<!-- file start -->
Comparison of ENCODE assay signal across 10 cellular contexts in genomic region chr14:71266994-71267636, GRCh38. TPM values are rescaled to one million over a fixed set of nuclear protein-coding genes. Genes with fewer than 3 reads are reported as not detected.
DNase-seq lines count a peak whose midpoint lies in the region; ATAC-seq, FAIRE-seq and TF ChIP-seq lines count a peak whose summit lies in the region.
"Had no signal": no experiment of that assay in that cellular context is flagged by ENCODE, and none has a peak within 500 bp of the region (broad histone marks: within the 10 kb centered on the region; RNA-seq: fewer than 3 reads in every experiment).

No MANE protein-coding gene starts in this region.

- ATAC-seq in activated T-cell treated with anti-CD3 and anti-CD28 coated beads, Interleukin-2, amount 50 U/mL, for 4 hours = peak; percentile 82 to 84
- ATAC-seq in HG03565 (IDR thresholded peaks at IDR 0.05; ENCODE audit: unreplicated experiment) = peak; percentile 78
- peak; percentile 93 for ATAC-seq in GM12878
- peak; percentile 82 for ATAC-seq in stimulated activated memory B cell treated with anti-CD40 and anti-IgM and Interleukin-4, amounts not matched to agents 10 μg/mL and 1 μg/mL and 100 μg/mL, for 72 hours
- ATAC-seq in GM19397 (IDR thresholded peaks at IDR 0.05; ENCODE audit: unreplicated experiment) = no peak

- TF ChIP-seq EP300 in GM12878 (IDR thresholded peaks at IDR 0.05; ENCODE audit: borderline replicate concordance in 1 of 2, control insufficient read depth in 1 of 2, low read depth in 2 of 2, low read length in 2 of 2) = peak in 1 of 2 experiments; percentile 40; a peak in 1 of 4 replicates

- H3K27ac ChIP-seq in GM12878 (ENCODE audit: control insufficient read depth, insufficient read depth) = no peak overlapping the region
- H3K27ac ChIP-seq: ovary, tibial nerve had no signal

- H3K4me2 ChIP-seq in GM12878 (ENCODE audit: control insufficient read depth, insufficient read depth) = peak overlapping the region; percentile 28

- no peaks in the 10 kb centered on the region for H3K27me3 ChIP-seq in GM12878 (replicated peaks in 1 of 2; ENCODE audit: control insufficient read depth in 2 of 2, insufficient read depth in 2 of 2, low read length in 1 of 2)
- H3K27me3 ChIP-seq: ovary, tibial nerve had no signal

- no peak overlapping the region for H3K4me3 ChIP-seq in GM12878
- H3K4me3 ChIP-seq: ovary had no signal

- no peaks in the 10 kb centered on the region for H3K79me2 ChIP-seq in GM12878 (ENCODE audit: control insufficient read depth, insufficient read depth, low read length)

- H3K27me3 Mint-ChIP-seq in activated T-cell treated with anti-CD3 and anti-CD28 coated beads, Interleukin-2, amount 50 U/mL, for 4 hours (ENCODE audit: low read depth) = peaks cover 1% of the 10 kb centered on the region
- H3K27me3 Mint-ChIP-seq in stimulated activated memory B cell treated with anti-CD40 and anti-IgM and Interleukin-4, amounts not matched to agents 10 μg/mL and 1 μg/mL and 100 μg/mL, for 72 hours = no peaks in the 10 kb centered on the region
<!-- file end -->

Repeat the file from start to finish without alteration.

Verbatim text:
Comparison of ENCODE assay signal across 10 cellular contexts in genomic region chr14:71266994-71267636, GRCh38. TPM values are rescaled to one million over a fixed set of nuclear protein-coding genes. Genes with fewer than 3 reads are reported as not detected.
DNase-seq lines count a peak whose midpoint lies in the region; ATAC-seq, FAIRE-seq and TF ChIP-seq lines count a peak whose summit lies in the region.
"Had no signal": no experiment of that assay in that cellular context is flagged by ENCODE, and none has a peak within 500 bp of the region (broad histone marks: within the 10 kb centered on the region; RNA-seq: fewer than 3 reads in every experiment).

No MANE protein-coding gene starts in this region.

- ATAC-seq in activated T-cell treated with anti-CD3 and anti-CD28 coated beads, Interleukin-2, amount 50 U/mL, for 4 hours = peak; percentile 82 to 84
- ATAC-seq in HG03565 (IDR thresholded peaks at IDR 0.05; ENCODE audit: unreplicated experiment) = peak; percentile 78
- peak; percentile 93 for ATAC-seq in GM12878
- peak; percentile 82 for ATAC-seq in stimulated activated memory B cell treated with anti-CD40 and anti-IgM and Interleukin-4, amounts not matched to agents 10 μg/mL and 1 μg/mL and 100 μg/mL, for 72 hours
- ATAC-seq in GM19397 (IDR thresholded peaks at IDR 0.05; ENCODE audit: unreplicated experiment) = no peak

- TF ChIP-seq EP300 in GM12878 (IDR thresholded peaks at IDR 0.05; ENCODE audit: borderline replicate concordance in 1 of 2, control insufficient read depth in 1 of 2, low read depth in 2 of 2, low read length in 2 of 2) = peak in 1 of 2 experiments; percentile 40; a peak in 1 of 4 replicates

- H3K27ac ChIP-seq in GM12878 (ENCODE audit: control insufficient read depth, insufficient read depth) = no peak overlapping the region
- H3K27ac ChIP-seq: ovary, tibial nerve had no signal

- H3K4me2 ChIP-seq in GM12878 (ENCODE audit: control insufficient read depth, insufficient read depth) = peak overlapping the region; percentile 28

- no peaks in the 10 kb centered on the region for H3K27me3 ChIP-seq in GM12878 (replicated peaks in 1 of 2; ENCODE audit: control insufficient read depth in 2 of 2, insufficient read depth in 2 of 2, low read length in 1 of 2)
- H3K27me3 ChIP-seq: ovary, tibial nerve had no signal

- no peak overlapping the region for H3K4me3 ChIP-seq in GM12878
- H3K4me3 ChIP-seq: ovary had no signal

- no peaks in the 10 kb centered on the region for H3K79me2 ChIP-seq in GM12878 (ENCODE audit: control insufficient read depth, insufficient read depth, low read length)

- H3K27me3 Mint-ChIP-seq in activated T-cell treated with anti-CD3 and anti-CD28 coated beads, Interleukin-2, amount 50 U/mL, for 4 hours (ENCODE audit: low read depth) = peaks cover 1% of the 10 kb centered on the region
- H3K27me3 Mint-ChIP-seq in stimulated activated memory B cell treated with anti-CD40 and anti-IgM and Interleukin-4, amounts not matched to agents 10 μg/mL and 1 μg/mL and 100 μg/mL, for 72 hours = no peaks in the 10 kb centered on the region